A cold watery enviroment helps, but still, given square/cube considerations, I'd guess it's lower than human, as evidenced by the fact that they don't cook themselves.

The total metabolic activity per unit mass over a lifetime is relatively constant, and if we're going to beat that limit, it's going to take some modification of the mitochodria, as has been suggested in SENS. Especially in the brain, where cell replacement, while it does take place to *some* extent, is very limited.

AA2 said at November 3, 2005 4:53 PM:

Bulldog - I like the idea of everyone being very fertile and youthful as well. One of the reasons longevity doesn't have the greatest image at the moment is extending life from 5 years for women say from 80 to 85.. gives them extra years when they are in their 80's. Not something to get overly excited about. Although of course those people see a slower aging process so got more life at each stage.

However imagine a world where you can be youthful for a very long time, and more attractive. It would totally change our civilization and for the better.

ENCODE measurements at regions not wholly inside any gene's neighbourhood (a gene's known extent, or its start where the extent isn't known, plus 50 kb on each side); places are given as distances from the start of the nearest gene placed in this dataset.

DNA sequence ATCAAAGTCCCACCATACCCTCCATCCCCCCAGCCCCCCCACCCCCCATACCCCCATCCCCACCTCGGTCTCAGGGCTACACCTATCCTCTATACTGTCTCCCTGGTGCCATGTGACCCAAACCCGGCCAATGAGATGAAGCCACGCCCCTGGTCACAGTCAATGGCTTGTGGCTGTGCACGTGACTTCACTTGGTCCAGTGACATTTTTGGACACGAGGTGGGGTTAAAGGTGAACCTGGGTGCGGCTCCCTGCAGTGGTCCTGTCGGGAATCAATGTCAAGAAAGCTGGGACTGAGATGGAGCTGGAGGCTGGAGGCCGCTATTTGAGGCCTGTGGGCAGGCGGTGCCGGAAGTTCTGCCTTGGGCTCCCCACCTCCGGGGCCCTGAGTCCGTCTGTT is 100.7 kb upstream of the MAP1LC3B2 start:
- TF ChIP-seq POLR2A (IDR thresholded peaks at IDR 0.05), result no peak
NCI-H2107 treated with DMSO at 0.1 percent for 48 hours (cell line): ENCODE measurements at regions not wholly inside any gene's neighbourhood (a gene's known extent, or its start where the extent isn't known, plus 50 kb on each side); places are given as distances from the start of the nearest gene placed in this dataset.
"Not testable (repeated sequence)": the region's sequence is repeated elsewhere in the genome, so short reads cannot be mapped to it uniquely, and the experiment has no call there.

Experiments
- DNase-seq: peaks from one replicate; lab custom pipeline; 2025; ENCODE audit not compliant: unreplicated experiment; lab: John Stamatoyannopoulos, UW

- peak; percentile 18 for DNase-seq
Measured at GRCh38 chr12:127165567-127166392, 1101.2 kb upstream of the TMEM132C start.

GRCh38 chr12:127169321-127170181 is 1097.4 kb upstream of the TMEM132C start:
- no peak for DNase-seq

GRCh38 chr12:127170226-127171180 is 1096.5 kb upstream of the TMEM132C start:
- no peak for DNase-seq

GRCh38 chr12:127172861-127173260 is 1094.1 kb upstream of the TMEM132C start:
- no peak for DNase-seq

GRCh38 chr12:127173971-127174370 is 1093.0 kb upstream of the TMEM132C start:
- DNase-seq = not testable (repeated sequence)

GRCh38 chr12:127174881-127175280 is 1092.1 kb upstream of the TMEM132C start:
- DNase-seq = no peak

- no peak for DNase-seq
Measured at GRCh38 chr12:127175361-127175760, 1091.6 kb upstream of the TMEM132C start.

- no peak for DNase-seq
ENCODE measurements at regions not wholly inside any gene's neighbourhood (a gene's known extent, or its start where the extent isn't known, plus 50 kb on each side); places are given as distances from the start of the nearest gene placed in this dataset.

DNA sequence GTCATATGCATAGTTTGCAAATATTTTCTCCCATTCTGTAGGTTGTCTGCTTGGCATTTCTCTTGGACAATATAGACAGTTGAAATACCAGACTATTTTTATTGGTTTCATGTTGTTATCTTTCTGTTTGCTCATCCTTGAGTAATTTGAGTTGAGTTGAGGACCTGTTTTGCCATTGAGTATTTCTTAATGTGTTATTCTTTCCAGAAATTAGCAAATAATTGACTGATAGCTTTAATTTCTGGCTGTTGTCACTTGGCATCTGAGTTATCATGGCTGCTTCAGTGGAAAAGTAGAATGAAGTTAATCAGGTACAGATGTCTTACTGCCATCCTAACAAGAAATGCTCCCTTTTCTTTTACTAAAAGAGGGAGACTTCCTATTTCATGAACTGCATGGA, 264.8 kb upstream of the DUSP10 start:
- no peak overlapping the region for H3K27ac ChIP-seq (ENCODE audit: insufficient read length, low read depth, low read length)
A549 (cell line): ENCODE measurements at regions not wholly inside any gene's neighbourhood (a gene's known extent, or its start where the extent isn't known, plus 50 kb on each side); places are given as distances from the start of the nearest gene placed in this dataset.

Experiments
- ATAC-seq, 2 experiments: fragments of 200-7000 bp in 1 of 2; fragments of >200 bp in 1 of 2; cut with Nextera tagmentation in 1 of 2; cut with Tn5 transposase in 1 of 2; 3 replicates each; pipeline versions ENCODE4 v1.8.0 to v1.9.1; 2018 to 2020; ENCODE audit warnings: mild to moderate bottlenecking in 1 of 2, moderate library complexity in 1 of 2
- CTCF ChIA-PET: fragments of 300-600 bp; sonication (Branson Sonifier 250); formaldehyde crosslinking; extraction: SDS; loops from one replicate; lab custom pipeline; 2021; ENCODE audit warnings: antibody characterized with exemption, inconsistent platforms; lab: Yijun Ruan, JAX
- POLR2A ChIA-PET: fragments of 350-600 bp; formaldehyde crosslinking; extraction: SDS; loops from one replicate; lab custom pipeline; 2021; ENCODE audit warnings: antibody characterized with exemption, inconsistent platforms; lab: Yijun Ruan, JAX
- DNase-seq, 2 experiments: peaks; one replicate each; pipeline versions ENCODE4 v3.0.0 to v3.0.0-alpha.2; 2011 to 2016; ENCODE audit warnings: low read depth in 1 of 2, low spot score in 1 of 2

AA2 said at November 3, 2005 5:09 PM:

Mthson - That seems like a decent prediction. Right now if the accident rate stayed the same men would live to 1500 and women to 5000 I believe on average... if they weren't dying of 'natural' causes like disease and aging. As Randall has said if people had thousands of years on the line they would likely be far more careful regarding the big killers like automobile accidents.

Which we already see a decline every year in America in the number of fatalaties on the road, since the 70's.

Doug said at November 3, 2005 5:56 PM:

Speaking of risk, don't we have to contend with the problem that Leon Kass and those of like views are trying to make sure technologies that extend lifespan aren't implemented? If I'm correctly informed, Kass thinks most of us aren't worth keeping around for more than about 45 years, not our current 75 or so, let along 1,000 or 5,000 years. Are views such as his getting any foothold, I wonder?

Doug said at November 3, 2005 6:50 PM:

While we're all waiting for nanobots to come along, march through our bodies, and pack off all the rho-null mitochondria and gunked-up lysosomes, is anyone aware of any accumulating evidence as to how people who have been on supplement regimen's such as LEF's for the last decade or so have been doing? If LEF's supplementation recommendations have very much value, we should soon be able to discern a cleaving of the American population into two broad, statistically distinguishable populations as regards health, appearance, and longevity.